It happens just about every winter in the Sierra. A sustained period of little snow and warm temperatures. The deep snow pack starts to dwindle around the edges, and the formerly bright white blanket starts to brown, like it too is getting tanned in the warm Sierra sunshine. In the lower elevations, dirt patches start to reveal piles of branches which have fallen from the trees, and some of us begin to have visions of bike riding dancing in our heads. Then just about the time I started teaching cross-country skiing in my shirt sleeves, winter came roaring back.
I went to bed along Tahoe’s west shore with just a dusting of snow in the driveway, and portions of my lawn harboring the coming of spring. In the morning there was a good 10 inches of new snow, and it was snowing heavily. The trees were covered in those thick tufts of white goop which are the symbol of a true storm. It was time to ski.
I headed out from the trailhead at Tahoe Cross Country on my striding skis. Even with a strong wind blowing snow through the trees, the deep snow muffled the sound, and I skied alone in a profound sense of peace. Yes, this is what winter is about.
With the snow coming down hard, Tahoe XC’s groomers knew they would soon have to head out for more, so they skipped a few of the outer trails, including a portion of the Silver Trail which would take me out to the Silver Hut. Determined to savor a cup of hot chocolate inside this tiny little respite from the wind, I plowed through foot deep powder for about a mile. My skis frequently disappering under the white blanket. Sometimes I was more walking then skiing, but the views and the silence made it the highlight of my day.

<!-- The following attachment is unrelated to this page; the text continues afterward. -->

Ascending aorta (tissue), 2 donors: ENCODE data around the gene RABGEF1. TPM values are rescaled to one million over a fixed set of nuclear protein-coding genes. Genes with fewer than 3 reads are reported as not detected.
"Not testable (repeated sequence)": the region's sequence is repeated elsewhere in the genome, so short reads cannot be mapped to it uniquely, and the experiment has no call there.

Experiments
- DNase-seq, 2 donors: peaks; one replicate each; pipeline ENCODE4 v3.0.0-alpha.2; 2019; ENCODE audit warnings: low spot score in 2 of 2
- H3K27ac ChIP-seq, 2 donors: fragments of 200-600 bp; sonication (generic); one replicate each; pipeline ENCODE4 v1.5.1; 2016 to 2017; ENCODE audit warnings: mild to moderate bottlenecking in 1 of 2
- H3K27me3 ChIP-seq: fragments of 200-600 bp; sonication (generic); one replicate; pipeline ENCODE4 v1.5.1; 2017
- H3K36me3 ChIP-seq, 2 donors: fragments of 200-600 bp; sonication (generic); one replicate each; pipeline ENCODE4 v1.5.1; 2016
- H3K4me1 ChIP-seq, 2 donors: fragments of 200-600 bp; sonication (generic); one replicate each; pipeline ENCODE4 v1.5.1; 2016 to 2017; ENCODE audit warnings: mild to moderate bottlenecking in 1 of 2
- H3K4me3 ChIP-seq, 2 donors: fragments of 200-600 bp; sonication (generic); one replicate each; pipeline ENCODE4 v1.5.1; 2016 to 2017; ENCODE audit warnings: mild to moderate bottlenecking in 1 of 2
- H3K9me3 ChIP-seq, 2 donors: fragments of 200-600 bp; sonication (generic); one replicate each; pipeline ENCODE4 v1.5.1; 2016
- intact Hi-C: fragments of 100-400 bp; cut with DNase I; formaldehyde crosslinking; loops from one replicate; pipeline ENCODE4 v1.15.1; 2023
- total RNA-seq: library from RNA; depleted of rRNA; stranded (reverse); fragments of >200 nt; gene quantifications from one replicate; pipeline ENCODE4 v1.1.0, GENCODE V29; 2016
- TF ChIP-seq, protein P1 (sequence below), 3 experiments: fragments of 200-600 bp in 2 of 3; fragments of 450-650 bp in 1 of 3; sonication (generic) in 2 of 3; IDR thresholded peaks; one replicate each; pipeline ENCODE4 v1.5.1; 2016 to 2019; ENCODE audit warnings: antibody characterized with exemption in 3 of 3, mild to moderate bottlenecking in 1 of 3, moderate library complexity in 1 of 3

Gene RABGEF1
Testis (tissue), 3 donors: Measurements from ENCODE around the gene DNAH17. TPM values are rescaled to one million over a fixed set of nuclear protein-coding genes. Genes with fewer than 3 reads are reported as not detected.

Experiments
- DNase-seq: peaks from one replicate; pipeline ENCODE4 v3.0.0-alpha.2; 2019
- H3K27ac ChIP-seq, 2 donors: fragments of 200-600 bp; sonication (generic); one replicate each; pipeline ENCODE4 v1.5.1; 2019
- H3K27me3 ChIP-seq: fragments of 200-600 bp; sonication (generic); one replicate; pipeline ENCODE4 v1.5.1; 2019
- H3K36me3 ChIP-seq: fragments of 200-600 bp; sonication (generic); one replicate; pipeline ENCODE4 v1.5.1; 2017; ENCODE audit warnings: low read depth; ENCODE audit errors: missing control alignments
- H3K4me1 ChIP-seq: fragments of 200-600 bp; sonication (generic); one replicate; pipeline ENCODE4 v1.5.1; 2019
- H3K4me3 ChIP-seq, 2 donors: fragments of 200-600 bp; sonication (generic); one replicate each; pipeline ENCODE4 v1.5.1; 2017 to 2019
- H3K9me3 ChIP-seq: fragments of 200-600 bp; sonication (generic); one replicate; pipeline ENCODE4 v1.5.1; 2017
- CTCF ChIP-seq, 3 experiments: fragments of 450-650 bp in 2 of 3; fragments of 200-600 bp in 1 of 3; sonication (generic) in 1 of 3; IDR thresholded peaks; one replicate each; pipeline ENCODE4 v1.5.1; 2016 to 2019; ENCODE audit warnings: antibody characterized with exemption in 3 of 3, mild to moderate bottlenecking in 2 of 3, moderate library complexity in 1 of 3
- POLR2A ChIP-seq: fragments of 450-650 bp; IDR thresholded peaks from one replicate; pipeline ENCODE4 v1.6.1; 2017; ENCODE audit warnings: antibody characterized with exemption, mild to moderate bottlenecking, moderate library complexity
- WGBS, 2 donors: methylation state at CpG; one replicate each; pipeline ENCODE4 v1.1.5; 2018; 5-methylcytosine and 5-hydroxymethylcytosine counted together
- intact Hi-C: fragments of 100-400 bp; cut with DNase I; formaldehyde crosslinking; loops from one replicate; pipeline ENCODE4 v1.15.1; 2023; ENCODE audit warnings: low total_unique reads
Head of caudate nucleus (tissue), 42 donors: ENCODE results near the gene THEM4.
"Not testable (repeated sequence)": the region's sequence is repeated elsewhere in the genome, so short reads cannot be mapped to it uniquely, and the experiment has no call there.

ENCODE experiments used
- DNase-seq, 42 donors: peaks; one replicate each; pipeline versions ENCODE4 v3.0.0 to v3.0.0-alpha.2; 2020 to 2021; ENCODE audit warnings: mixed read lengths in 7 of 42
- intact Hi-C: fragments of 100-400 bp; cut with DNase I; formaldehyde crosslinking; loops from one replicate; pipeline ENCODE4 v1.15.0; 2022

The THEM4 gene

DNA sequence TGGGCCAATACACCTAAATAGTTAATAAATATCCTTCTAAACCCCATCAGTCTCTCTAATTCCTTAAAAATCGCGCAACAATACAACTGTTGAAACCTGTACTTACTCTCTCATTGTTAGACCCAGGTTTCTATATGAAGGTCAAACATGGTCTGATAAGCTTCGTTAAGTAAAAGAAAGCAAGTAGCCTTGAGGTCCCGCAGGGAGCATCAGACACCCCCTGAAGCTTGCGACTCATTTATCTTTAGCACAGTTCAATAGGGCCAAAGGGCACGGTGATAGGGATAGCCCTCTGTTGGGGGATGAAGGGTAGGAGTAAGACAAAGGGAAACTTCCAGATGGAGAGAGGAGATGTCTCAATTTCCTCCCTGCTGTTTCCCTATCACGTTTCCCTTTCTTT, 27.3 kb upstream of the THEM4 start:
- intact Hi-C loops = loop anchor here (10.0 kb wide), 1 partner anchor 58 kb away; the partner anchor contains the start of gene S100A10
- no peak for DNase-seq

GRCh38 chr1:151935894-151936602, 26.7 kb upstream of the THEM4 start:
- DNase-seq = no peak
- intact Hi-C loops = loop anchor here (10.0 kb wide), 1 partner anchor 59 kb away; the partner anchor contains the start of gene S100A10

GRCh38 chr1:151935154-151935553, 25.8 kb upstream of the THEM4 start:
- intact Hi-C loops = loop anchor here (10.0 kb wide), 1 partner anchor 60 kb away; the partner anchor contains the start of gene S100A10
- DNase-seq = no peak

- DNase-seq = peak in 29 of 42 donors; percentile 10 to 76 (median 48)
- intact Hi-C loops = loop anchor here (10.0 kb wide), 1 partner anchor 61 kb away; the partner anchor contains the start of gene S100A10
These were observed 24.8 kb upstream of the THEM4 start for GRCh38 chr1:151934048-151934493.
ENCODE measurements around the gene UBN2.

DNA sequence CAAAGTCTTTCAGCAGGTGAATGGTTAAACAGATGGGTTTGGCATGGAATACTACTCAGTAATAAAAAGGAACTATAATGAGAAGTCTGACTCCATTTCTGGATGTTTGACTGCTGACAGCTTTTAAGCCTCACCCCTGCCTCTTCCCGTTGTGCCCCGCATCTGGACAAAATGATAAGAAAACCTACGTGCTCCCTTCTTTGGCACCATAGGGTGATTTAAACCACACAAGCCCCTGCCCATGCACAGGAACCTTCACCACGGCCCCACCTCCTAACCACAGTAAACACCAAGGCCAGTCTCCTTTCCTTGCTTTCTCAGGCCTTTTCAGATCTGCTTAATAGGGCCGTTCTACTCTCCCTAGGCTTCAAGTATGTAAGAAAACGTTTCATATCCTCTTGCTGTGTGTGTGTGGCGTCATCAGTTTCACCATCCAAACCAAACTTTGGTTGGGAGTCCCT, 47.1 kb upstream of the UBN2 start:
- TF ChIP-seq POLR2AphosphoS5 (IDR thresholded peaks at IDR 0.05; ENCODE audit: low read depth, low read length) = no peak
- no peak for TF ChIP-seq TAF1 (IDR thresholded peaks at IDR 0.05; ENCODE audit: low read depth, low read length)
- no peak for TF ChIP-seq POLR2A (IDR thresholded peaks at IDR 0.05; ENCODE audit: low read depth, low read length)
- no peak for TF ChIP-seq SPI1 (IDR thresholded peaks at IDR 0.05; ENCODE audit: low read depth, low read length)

The hut sat forlornly, surrounded by snow without a sign of any recent human visitor. As I stood inside and sipped my drink, I pondered the now unseeable Lake Tahoe and watched the steady stream of snow roll across the open slope. Winter may take a break for awhile, but often just about the time the crocuses are ready to pop their purple heads, it comes back to say howdy doody at least one more time.